Male frogs way of wooing female frogs is through making loud noises, even though that means their song could no longer be distinguished from one another.
But female frogs have their own mechanism of blocking out irrelevant sounds that comes in handy during mating season when picking out a mate of the same species is challenging with all the males' noise.
The findings are presented in the study entitled "Lung Mediated Auditory Contrast Enhancement Improves the Signal-to-Noise Ratio for Communication in Frogs," published in the journal Current Biology.
Using the Lungs to Block Out Unwanted, Noisy Male Frogs
Researchers found that female frogs could determine which among the noisy male frogs are of the same species and their potential mate by using their set of lungs.
When they inflate their lungs, it reduces the sensitivity of their eardrum's response to noise, especially those encountered in the cacophonous breeding chorus of various species of male frogs during mating season, to make it easier for them to hear the calls of their mates, according to study lead author Norman Lee of St. Olaf College in Minnesota.
The researchers said that this mechanism is called the "spectral contrast enhancement" EurekAlert! reported. This makes the frequencies of a male frog's call stand out among the noise created by other frogs.
Study senior author Mark Bee of the University of Minnesota-Twin Cities said that this is analogous to the signal-processing algorithms for special contrast enhancement used in hearing aids and cochlear implants to boost and filter out the frequencies present in speech sounds.
How Do Female Frogs Do It?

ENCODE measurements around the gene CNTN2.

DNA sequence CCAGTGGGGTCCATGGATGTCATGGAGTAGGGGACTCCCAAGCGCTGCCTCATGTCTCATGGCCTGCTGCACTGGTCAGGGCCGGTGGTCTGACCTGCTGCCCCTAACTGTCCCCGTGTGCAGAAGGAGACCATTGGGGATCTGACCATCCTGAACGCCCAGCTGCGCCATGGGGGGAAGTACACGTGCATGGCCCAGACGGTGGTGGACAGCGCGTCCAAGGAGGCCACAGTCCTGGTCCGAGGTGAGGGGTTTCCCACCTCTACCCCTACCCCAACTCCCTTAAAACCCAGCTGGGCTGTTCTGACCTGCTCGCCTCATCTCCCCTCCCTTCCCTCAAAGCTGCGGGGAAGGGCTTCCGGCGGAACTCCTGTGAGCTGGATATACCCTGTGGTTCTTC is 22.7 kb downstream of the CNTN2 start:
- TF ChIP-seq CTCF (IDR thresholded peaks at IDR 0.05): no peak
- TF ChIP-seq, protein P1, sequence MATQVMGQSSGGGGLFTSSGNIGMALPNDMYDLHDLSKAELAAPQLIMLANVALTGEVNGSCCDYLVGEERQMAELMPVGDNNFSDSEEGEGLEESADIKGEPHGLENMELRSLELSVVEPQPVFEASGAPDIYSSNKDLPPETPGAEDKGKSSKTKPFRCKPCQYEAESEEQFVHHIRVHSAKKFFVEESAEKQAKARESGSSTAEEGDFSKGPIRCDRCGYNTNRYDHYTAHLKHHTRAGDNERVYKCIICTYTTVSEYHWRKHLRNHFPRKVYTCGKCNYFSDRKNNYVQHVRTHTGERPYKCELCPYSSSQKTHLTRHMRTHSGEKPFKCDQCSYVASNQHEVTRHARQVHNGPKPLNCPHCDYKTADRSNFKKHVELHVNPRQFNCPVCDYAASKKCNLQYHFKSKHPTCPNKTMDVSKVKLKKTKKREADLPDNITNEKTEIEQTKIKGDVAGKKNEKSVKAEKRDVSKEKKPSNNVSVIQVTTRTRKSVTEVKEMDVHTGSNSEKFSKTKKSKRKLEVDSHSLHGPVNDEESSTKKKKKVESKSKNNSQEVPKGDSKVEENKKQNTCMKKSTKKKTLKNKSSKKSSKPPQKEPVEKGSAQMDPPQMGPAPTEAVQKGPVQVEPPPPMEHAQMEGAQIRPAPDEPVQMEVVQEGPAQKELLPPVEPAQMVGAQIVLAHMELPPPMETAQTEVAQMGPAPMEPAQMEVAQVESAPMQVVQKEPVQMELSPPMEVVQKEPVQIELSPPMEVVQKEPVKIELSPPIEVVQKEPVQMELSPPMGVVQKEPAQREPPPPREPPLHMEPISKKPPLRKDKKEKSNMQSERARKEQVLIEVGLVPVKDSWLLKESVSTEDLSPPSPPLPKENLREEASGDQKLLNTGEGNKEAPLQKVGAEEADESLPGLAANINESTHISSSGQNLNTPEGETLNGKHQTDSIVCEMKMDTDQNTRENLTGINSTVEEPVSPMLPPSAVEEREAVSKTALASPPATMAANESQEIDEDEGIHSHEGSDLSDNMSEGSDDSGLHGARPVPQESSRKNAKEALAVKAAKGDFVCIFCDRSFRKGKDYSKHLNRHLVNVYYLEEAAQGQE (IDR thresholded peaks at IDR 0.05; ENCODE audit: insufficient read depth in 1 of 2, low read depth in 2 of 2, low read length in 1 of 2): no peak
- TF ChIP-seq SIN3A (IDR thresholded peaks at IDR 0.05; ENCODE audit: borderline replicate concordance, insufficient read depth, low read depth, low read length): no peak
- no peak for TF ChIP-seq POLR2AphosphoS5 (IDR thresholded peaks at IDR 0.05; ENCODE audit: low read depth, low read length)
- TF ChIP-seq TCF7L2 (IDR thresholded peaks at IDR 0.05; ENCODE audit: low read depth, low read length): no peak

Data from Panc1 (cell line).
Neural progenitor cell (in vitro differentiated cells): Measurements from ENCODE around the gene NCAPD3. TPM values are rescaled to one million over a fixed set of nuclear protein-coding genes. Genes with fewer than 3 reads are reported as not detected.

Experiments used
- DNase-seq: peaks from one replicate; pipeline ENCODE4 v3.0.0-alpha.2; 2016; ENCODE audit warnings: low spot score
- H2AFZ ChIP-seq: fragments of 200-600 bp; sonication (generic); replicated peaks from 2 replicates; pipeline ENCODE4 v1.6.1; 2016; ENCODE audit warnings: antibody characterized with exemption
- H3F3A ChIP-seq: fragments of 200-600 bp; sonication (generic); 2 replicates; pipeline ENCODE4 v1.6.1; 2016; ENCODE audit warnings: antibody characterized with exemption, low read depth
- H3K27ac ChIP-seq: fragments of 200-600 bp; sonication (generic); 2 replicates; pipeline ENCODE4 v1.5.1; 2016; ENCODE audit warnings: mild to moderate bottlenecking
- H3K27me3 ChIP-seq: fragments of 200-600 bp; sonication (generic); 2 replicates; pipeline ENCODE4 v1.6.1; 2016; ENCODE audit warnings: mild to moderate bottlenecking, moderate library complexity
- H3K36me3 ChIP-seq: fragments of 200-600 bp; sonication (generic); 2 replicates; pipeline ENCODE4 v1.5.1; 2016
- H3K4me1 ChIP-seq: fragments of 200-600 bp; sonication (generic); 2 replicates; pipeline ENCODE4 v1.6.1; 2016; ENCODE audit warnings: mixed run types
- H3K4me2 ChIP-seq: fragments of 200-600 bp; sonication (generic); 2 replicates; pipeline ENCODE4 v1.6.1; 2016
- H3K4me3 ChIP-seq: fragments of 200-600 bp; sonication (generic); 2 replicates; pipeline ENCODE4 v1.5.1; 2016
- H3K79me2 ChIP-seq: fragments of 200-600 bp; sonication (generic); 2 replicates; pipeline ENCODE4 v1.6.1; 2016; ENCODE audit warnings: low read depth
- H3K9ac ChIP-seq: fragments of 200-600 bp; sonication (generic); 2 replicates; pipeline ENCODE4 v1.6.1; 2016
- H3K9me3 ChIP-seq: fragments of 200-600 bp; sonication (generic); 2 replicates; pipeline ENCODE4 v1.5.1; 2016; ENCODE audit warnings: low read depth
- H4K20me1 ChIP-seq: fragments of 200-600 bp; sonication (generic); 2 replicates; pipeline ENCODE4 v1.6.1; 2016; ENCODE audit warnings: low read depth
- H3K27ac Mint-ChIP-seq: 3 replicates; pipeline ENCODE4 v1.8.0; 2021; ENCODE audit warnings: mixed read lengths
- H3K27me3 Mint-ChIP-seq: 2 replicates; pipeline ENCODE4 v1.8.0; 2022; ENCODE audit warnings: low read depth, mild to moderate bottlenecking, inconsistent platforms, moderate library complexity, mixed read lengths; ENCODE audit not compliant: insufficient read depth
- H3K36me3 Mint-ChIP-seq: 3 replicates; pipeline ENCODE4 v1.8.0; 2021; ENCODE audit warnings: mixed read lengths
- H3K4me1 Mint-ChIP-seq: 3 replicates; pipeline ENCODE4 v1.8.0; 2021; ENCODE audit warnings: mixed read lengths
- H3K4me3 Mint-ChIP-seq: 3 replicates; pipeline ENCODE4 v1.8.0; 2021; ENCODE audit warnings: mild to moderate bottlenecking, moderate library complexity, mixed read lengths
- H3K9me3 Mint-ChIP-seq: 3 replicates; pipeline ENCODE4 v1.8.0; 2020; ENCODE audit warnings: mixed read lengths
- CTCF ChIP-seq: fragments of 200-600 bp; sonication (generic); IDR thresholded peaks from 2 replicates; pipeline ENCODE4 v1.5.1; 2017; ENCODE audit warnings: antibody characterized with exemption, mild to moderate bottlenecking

According to Smithsonian Magazine, most frogs have their eardrums on their skins' surface that combative frogs sometimes exploit to try damaging a rival's eardrum when fighting.
Also, their eardrums are internally connected, and their lungs. The glottis and the Eustachian tubes inside the mouths of the frog allow sound to pass through the animal and reach the eardrums both from the inside and outside.
Previous research suggested that female frogs hear the males by directional hearing, a phenomenon wherein females zero in on the mating calls of what they wanted to hear. However, using laser doppler vibrometry, the researchers found that is not the case.
According to Courthouse News Service, the team believes that the lungs of the female frogs function similarly to the microphones in noise-canceling headphones. Their inflated lungs capture sounds in the desired frequency range then feed them to the glottis and the Eustachian tubes to interact with the external noise.
"So, the inflated lungs are attenuating that extraneous noise, which reduces the likelihood that the neurons will respond to the wrong thing," Bee said.
According to Smithsonian Magazine, the researchers do not see new frog-inspired technological breakthroughs coming out soon despite the frogs' mechanisms potential use in the field of technology.
Bee added that it is amazing to think that noise cancellation was first used by amphibian evolution over 200 million years ago.
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